selise's blog


Christmas Miracle, 1776

December 25th, 2007 by selise

Washington Crossing the Delaware

On Friday, Scott Horton of Antiwar Radio interviewed Scott Horton of Harper’s (no relation). The entire interview was excellent, but one bit stood out for me. It’s a story Scott Horton (Harper’s) has told before, although I did not realize that it begins on Christmas Day, 1776, with the Battle of Trenton.

My rough transcription (beginning at 19:15, my bold):

Scott Horton (Harpers): That happened on Christmas Day, 1776. The battle, well Princeton and Trenton, these two conflicts and the Hessians were taken prisoner at Trenton.

Scott Horton (Antiwar Radio): So wait, this is the battle with the famous painting of Washington standing in the boat crossing the Delaware?

Scott Horton (Harpers): That’s right, that’s when he crossed over at Valley Forge to go into New Jersey, to fight that battle – that ’s immediately before. This is considered to be the pivotal event in the early year of the Revolution. The Americans were on the verge of being completely crushed, this was what’s referred to by historians of the Revolutionary War as the Christmas Miracle. When the American Revolution came back and scored this decisive victory. And this decisive victory involved into the first time capturing a battalion of German mercenaries who were fighting for King George and these mercenaries had been really bad boys. I mean they had been raping and plundering all across the Hudson Valley of New York and northern New Jersey. And so the soldiers wanted to take revenge and they set them up to do what was called running the gauntlet, that’s were soldiers would stand on two sides and make the prisoners run between and they would hit them with sticks and stones. And Washington saw this was about to happen and he intervened and said, This will not happen. I will not permit people who are in our custody to be mistreated in anyway. They’re going to be treated with dignity and respect.

From Scott Horton’s (Harpers) essay earlier this year:

Against a loud public outcry of "eye for an eye," George Washington stood fast. He made it a point of fundamental honor (and that was his word) that the Americans would not only hold dearly to the laws of war, they would define a new law of war that reflected the humanitarian principles for which the new Republic had risen. These principles required respect for the dignity and worth of every human being engaged in the conduct of the war, whether in the American cause or that of the nation’s oppressor…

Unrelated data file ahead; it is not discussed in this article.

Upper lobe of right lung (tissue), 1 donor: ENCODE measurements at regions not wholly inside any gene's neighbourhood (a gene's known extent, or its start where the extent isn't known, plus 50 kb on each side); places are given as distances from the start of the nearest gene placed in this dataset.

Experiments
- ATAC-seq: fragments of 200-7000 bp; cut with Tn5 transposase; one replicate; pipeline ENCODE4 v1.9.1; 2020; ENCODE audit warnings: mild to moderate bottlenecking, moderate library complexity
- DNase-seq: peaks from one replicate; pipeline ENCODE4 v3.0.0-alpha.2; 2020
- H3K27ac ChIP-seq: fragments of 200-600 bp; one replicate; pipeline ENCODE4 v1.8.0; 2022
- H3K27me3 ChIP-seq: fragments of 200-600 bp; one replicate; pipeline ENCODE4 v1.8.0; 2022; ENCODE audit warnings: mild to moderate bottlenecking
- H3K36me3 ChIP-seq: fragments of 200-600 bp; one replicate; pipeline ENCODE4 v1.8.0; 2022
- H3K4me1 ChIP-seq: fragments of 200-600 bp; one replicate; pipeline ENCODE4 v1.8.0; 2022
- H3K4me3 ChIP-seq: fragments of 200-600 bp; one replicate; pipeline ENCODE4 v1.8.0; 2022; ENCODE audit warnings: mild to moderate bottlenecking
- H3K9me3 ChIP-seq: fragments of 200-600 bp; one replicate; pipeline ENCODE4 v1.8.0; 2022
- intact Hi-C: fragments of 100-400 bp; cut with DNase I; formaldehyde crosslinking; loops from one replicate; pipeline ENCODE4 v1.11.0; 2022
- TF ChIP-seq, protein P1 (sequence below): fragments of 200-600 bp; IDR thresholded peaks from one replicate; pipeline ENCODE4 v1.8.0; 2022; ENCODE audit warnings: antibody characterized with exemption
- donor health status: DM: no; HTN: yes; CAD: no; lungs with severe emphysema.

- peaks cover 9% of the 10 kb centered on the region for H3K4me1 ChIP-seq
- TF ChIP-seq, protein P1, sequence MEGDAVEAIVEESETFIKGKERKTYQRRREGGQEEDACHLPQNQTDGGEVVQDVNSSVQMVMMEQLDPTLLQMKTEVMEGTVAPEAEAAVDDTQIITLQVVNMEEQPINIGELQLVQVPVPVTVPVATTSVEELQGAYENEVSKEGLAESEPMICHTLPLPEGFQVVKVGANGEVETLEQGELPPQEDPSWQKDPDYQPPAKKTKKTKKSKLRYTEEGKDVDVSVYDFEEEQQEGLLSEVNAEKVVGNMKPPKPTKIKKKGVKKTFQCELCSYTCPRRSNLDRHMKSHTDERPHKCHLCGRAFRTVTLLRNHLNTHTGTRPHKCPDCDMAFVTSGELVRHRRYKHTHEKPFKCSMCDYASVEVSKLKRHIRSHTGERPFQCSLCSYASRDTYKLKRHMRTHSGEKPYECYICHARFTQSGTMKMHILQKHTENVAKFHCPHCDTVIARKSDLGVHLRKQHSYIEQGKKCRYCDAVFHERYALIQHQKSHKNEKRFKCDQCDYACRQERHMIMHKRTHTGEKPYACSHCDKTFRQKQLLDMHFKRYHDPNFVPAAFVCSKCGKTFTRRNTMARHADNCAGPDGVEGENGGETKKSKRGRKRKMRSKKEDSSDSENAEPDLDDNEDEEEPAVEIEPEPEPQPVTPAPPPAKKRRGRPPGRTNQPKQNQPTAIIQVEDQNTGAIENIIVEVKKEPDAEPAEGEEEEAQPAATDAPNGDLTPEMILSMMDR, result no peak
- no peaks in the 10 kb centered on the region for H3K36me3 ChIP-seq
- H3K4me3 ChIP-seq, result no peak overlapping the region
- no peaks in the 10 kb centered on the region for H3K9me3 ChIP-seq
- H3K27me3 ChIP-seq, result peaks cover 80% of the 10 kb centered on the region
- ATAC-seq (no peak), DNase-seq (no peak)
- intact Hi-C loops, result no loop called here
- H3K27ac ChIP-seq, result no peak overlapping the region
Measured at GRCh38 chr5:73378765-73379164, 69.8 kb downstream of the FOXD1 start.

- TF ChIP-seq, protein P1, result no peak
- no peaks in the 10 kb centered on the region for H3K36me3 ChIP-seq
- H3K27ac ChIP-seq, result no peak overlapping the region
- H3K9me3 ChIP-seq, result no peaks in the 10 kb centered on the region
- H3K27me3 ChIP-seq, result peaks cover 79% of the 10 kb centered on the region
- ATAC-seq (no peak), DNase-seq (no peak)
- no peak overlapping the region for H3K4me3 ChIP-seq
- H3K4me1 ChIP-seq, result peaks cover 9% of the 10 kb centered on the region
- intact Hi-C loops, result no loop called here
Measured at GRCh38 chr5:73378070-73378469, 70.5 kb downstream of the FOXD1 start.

Following the Battle of Trenton in 1776, Washington set firm rules for the treatment of prisoners in American custody. "Treat them with humanity, and let them have no reason to complain of our copying the brutal example of the British Army in their treatment of our unfortunate brethren who have fallen into their hands," he wrote. In all respects the prisoners were to be treated no worse than American soldiers; and in some respects, better. Through this approach, Washington sought to shame his British adversaries, and to demonstrate the moral superiority of the American cause. He also anticipated that the prisoners, treated with such attention and care, would reconsider their loyalties by the end of the war and embrace the American cause (his expectation was fulfilled – nearly all of the surviving prisoners of Trenton, for instance, settled in America and attained citizenship, many after US military service). But Washington makes clear that he took this approach in the end because of his experience in the wilderness, and the lesson he learned there: soldiers who mistreated prisoners, who took up cruel practices, were bad and unruly soldiers – the discipline and morale of the entire fighting force was undermined by such conduct. For Washington, the issues were clear on both a moral and practical level, and his guidance was given with firm conviction.

Washington’s rules on the treatment of prisoners were doctrine of the United States Army for 227 years. From Washington’s perspective, they were not marginal matters. Rather, they defined the United States in relationship to the rest of the world. As David Hackett Fischer writes in his Pulitzer Prize-winning account, Washington’s Crossing: "In a desperate struggle [he] found a way to defeat a formidable enemy… [He] reversed the momentum of the war. [He] improvised a new way of war that grew into an American tradition. And [he] chose a policy of humanity that aligned the conduct of the war with the values of the Revolution."

    2 Responses to “Christmas Miracle, 1776”

  1. 1 Ralph said:

    The link associated with the “Washington Crossing the Delaware” portrait appears to be broken.

    replyReply to this comment
  2. 2 selise said:

    @Ralph: i just tried the link and it works for me. do you have javascript on? this site uses shadowbox to display pictures (see about page for details).

    if you want to see the original photo, it’s in the public domain and posted at wikipedia (the source url should also be visible when you hover over the thumbnail).

    hope this helps!

    replyReply to this comment

Leave a Reply

Note: Captcha is not required for registered members' comments (register here).